Wetlands, Extreme Rain, and Climate Change

GBF is partnering with CurrentCast to share information that they develop with other partners about water stewardship and sustainability in the Great Lakes and surrounding watersheds. CurrentCast is a project of the Center for Transformative Action based at Cornell University. CurrentCast content is owned by ChavoBart Digital Media, Inc. The Atkinson Center for a Sustainable Future at Cornell University provides scientific content support and reviews all editorial idea for the initiative. Read More

Wetland Wonderlands

GBF is partnering with CurrentCast to share information that they develop with other partners about water stewardship and sustainability in the Great Lakes and surrounding watersheds. CurrentCast is a project of the Center for Transformative Action based at Cornell University. CurrentCast content is owned by ChavoBart Digital Media, Inc. The Atkinson Center for a Sustainable Future at Cornell University provides scientific content support and reviews all editorial idea for the initiative.Swamps, marshes, and other wetland wonderlands… on this CurrentCast. Read More

On World Wetlands Day, treasure Georgian Bay’s wetlands

Most wetlands in the Great Lakes have already been lost or degraded due to human disturbance. More than 50% of wetlands in Lakes Michigan, Erie and Ontario have been negatively affected. But in Lakes Superior and Huron, including Georgian Bay, over 70% have been minimally impacted.With more than 8,000 km of shoreline on The Bay and 3,700 aquatic marshes in Eastern and Northern Georgian Bay alone, these areas provide high quality habitat for fish, amphibians and reptiles, insects, birds, waterfowl, a variety of other land-based wildlife, as well as numerous in-water and coastal plant species. Read More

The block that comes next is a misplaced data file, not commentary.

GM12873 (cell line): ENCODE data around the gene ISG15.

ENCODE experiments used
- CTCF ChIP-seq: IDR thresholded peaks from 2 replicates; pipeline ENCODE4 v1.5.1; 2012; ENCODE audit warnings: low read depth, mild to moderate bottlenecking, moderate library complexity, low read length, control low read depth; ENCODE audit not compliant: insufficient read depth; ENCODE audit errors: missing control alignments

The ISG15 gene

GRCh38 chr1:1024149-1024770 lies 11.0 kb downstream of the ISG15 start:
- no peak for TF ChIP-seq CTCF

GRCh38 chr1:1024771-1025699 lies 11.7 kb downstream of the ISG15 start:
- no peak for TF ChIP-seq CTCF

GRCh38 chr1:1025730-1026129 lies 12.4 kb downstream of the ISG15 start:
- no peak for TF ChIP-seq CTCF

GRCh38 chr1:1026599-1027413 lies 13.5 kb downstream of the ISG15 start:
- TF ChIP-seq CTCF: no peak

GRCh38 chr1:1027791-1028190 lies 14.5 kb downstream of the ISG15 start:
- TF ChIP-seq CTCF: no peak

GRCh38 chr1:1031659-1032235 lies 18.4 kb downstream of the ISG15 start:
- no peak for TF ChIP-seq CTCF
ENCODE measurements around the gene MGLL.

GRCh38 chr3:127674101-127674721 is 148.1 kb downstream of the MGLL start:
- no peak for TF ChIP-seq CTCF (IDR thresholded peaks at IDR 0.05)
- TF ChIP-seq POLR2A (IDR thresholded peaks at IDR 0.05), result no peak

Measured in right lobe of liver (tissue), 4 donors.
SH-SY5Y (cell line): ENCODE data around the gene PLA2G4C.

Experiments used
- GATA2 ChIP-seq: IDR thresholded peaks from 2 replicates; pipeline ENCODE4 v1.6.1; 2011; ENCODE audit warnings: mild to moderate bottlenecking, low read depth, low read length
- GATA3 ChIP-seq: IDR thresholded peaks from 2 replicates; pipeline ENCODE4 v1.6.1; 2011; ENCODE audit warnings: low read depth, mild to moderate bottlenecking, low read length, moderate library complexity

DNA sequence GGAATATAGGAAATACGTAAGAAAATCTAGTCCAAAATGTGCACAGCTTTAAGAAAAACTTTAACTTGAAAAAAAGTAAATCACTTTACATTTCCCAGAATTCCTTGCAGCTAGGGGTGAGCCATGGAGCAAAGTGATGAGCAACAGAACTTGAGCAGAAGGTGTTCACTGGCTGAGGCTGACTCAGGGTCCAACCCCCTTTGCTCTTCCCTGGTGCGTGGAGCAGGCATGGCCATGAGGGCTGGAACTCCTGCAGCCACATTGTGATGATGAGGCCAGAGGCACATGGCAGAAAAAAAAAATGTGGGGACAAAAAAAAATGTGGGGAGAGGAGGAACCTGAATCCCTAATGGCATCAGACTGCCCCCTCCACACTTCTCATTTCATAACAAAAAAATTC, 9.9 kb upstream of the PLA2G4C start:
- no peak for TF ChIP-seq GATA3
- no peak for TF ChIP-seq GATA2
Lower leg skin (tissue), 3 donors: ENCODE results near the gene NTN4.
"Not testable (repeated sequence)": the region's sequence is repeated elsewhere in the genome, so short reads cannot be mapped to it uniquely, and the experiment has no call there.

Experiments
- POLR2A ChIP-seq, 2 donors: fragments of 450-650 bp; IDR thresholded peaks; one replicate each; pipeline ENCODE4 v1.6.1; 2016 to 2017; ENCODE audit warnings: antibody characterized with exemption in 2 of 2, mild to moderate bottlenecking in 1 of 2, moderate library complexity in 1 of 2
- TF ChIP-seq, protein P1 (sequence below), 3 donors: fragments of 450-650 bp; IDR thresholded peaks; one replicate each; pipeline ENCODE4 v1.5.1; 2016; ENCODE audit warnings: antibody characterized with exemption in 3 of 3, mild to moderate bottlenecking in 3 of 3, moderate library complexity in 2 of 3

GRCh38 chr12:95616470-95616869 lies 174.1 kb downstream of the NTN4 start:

Hockey weekends and the Nottawasaga River

Like many of you, I spend a fair amount of time in hockey rinks with other parents watching our little ones experience the ecstasy and agony of one of the best sports in the world. Last weekend, I was at a hockey tournament in the Nottawasaga area. Sadly, our team didn’t fare too well on the ice, but did happily enjoy being together and having fun. It did give me the opportunity to see the Nottawasaga River, and an excuse to link two great passions – hockey and learning about water that feeds Georgian Bay.

Climate Change Part 2 – NASA determines wetlands impact from space

Half the worlds wetlands have been lost since 1900 ( UN) , mostly due to human disturbance. What is not known is the impact of lowering water levels due to climate change. While water levels in Georgian Bay fluctuate for a variety of reasons, the long-term trend (30 to 40 years) is that Lake Huron-Michigan water level averages will continue to decline largely in response to climate change, with probabilities of extreme lows and possibilities of short-term highs.Lowered water levels can strand and destroy areas of wetland. GBF wanted to know the impact to the relatively pristine wetlands of Georgian Bay that play such a critical role in its health.In 2014 and 2015, Georgian Bay Forever and the Great Lakes St. Lawrence Cities Initiative participated in collaborative work with the NASA-DEVELOP program and the Ontario Ministry of the Environment to map wetland change in the Georgian Bay area. Read More